Posts Tagged ‘ Simulation ’

Random sudokus [p-values]

May 21, 2010
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Random sudokus [p-values]

I reran the program checking the distribution of the digits over 9 “diagonals” (obtained by acceptable permutations of rows and column) and this test again results in mostly small p-values. Over a million iterations, and the nine (dependent) diagonals, four p-values were below 0.01, three were below 0.1, and two were above (0.21 and 0.42).

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Random [uniform?] sudokus [corrected]

May 19, 2010
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Random [uniform?] sudokus [corrected]

As the discrepancy in the sum of the nine probabilities seemed too blatant to be attributed to numerical error given the problem scale, I went and checked my R code for the probabilities and found a choose(9,3) instead of a choose(6,3) in the last line… The fit between the true distribution and the

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Random [uniform?] sudokus

May 19, 2010
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Random [uniform?] sudokus

A longer run of the R code of yesterday with a million sudokus produced the following qqplot. It does look ok but no perfect. Actually, it looks very much like the graph of yesterday, although based on a 100-fold increase in the number of simulations. Now, if I test the adequation with a basic chi-square

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Random sudokus [test]

May 17, 2010
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Random sudokus [test]

Robin Ryder pointed out to me that 3 is indeed the absolute minimum one could observe because of the block constraint (bon sang, mais c’est bien sûr !). The distribution of the series of 3 digits being independent over blocks, the theoretical distribution under uniformity can easily be simulated: #uniform distribution on the block diagonal

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Random sudokus

May 16, 2010
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Random sudokus

After thinking about random sudokus for a few more weeks, I eventually came to read the paper by Newton and DeSalvo about the entropy of sudoku matrices. As written earlier, if we consider (as Newton and DeSakvo) a uniform distribution where the sudokus are drawn uniformly over the set of all sudokus, the entropy of

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Computational Statistics

May 9, 2010
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Computational Statistics

Do not resort to Monte Carlo methods unnecessarily. When I received this 2009 Springer-Verlag book, Computational Statistics, by James Gentle a while ago, I briefly took a look at the table of contents and decided to have a better look later… Now that I have gone through the whole book, I can write a short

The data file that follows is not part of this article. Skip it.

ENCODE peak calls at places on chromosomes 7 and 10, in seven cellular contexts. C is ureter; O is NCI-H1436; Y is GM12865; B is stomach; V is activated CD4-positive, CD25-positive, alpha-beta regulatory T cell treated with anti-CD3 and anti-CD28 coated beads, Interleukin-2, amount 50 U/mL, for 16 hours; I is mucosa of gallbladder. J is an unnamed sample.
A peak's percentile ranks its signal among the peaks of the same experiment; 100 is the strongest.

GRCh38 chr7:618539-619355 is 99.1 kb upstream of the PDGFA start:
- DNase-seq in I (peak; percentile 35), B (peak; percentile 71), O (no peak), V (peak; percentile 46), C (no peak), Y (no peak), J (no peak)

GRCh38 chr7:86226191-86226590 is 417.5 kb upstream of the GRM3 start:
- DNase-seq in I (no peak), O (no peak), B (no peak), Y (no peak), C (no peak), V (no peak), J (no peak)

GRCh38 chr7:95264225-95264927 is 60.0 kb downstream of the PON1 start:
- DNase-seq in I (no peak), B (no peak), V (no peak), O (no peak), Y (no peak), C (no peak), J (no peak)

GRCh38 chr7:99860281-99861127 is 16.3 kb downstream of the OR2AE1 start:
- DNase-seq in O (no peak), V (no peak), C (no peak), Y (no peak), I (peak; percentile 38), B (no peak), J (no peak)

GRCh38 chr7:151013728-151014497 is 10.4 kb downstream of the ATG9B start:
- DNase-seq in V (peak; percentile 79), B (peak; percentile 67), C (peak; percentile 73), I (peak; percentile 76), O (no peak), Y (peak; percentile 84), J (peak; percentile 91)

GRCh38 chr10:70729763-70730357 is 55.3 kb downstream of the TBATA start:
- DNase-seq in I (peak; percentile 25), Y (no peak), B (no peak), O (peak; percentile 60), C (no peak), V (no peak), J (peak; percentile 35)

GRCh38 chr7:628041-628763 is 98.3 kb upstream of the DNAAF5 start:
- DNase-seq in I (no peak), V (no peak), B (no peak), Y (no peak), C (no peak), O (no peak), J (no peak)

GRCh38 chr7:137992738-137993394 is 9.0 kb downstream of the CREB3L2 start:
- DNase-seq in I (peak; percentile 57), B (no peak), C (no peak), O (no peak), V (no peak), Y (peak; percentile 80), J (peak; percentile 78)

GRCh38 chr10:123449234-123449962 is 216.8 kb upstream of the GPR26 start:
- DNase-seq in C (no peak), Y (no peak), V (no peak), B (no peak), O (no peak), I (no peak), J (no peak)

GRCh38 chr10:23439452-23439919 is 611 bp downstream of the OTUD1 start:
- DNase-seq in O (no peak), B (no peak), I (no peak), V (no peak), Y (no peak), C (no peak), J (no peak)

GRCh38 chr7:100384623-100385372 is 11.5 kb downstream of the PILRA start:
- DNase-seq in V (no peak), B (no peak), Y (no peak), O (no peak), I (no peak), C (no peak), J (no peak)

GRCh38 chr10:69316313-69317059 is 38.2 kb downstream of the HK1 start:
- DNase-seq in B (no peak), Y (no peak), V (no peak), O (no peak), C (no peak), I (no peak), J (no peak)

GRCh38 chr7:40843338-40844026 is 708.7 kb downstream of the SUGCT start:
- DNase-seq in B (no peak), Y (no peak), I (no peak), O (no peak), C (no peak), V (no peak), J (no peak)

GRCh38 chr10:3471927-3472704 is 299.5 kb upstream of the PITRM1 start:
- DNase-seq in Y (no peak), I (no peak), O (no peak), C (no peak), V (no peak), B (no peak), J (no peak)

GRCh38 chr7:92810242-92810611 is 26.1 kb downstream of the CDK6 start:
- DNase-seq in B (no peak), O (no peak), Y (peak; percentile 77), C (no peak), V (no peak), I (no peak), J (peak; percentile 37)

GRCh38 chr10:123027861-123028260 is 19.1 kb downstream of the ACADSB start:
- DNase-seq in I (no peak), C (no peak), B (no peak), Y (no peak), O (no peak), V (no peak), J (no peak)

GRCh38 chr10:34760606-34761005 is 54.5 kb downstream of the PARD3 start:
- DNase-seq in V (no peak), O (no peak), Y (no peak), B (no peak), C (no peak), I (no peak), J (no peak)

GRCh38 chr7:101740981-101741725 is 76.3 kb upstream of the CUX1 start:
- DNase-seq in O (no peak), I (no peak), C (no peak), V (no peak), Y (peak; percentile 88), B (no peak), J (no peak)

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Forsythe’s algorithm

May 8, 2010
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Forsythe’s algorithm

In connection with the Bernoulli factory post of last week, Richard Brent arXived a short historical note recalling George Forsythe’s algorithm for simulating variables with density when (the extension to any upper bound is straightforward). The idea is to avoid computing the exponential function by simulating uniforms until since the probability of this event is

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The Bernoulli factory

April 22, 2010
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The Bernoulli factory

A few months ago, Latuszyński, Kosmidis, Papaspiliopoulos and Roberts arXived a paper I should have noticed earlier as its topic is very much related to our paper with Randal Douc on the vanilla Rao-Blackwellisation scheme. It is motivated by the Bernoulli factory problem, which aims at (unbiasedly) estimating f(p) from an iid sequence of Bernoulli

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Sudokus more random than random!

April 18, 2010
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Sudokus more random than random!

Darren Wraith pointed out this column about sudokus to me. It analyses the paper by Newton and De Salvo published in the Proceedings of the Royal Academy of Sciences A that I cannot access from home. The discussion contains this absurd sentence “Sudoku matrices are actually more random than randomly-generated matrices” which shows how mistreated

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A von Mises variate…

March 25, 2010
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A von Mises variate…

Inspired from a mail that came along the previous random generation post the following question rised : How to draw random variates from the Von Mises distribution? First of all let’s check the pdf of the probability rule, it is , for . Ok, I admit that Bessels functions can be a bit frightening, but

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